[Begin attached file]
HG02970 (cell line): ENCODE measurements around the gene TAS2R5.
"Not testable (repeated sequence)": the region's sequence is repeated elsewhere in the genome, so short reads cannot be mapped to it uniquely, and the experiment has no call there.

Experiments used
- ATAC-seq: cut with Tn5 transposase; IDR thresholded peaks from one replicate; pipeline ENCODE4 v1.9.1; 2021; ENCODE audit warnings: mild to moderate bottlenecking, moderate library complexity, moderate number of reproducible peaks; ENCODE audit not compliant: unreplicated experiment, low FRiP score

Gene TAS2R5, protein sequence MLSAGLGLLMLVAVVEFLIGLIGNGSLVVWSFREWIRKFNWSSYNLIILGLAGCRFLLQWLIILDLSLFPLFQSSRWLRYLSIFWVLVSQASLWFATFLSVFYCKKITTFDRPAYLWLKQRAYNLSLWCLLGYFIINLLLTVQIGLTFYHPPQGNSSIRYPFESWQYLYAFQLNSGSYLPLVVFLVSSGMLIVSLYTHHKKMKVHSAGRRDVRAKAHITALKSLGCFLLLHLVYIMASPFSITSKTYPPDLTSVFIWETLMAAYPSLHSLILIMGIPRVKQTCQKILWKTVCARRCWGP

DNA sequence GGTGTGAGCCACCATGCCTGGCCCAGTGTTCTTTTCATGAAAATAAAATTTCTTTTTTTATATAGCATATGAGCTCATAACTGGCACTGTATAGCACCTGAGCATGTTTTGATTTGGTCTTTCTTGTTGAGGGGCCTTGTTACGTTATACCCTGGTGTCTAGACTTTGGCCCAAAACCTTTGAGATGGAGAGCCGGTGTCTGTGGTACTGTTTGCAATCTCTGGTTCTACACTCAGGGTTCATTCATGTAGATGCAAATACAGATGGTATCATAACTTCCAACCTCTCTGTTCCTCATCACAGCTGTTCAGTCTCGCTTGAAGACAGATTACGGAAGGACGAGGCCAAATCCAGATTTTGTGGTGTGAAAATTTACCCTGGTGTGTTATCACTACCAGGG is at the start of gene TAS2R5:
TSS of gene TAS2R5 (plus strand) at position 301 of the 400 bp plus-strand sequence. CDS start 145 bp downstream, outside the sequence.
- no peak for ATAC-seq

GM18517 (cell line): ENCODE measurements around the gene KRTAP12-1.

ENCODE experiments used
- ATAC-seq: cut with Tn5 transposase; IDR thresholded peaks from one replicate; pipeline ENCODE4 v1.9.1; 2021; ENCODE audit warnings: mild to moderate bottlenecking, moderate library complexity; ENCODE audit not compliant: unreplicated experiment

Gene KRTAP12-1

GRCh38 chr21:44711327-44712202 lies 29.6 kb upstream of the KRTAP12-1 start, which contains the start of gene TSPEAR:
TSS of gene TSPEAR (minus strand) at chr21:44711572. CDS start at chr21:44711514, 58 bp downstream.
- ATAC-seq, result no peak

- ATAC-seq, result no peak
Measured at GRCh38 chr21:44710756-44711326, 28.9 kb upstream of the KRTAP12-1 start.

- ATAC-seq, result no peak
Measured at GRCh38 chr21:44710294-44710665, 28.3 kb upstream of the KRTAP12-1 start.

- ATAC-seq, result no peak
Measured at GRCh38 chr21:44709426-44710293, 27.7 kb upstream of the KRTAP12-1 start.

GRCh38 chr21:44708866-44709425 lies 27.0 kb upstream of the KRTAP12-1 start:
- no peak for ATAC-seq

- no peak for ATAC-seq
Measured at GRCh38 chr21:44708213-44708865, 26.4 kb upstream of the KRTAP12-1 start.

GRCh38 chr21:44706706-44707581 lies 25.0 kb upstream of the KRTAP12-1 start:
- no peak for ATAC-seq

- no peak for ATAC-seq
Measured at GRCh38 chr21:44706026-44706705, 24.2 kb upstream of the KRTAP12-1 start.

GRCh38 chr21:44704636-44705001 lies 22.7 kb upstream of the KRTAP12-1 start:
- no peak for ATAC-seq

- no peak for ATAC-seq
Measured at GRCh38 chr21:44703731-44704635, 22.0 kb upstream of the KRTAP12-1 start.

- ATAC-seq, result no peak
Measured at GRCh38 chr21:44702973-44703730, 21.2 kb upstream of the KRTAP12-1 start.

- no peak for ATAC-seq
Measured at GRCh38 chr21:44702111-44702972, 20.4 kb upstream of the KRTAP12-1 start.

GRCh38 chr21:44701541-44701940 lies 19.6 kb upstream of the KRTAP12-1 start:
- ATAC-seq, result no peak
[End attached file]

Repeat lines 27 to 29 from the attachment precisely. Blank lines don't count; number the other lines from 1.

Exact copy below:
- no peak for ATAC-seq

- no peak for ATAC-seq
Measured at GRCh38 chr21:44706026-44706705, 24.2 kb upstream of the KRTAP12-1 start.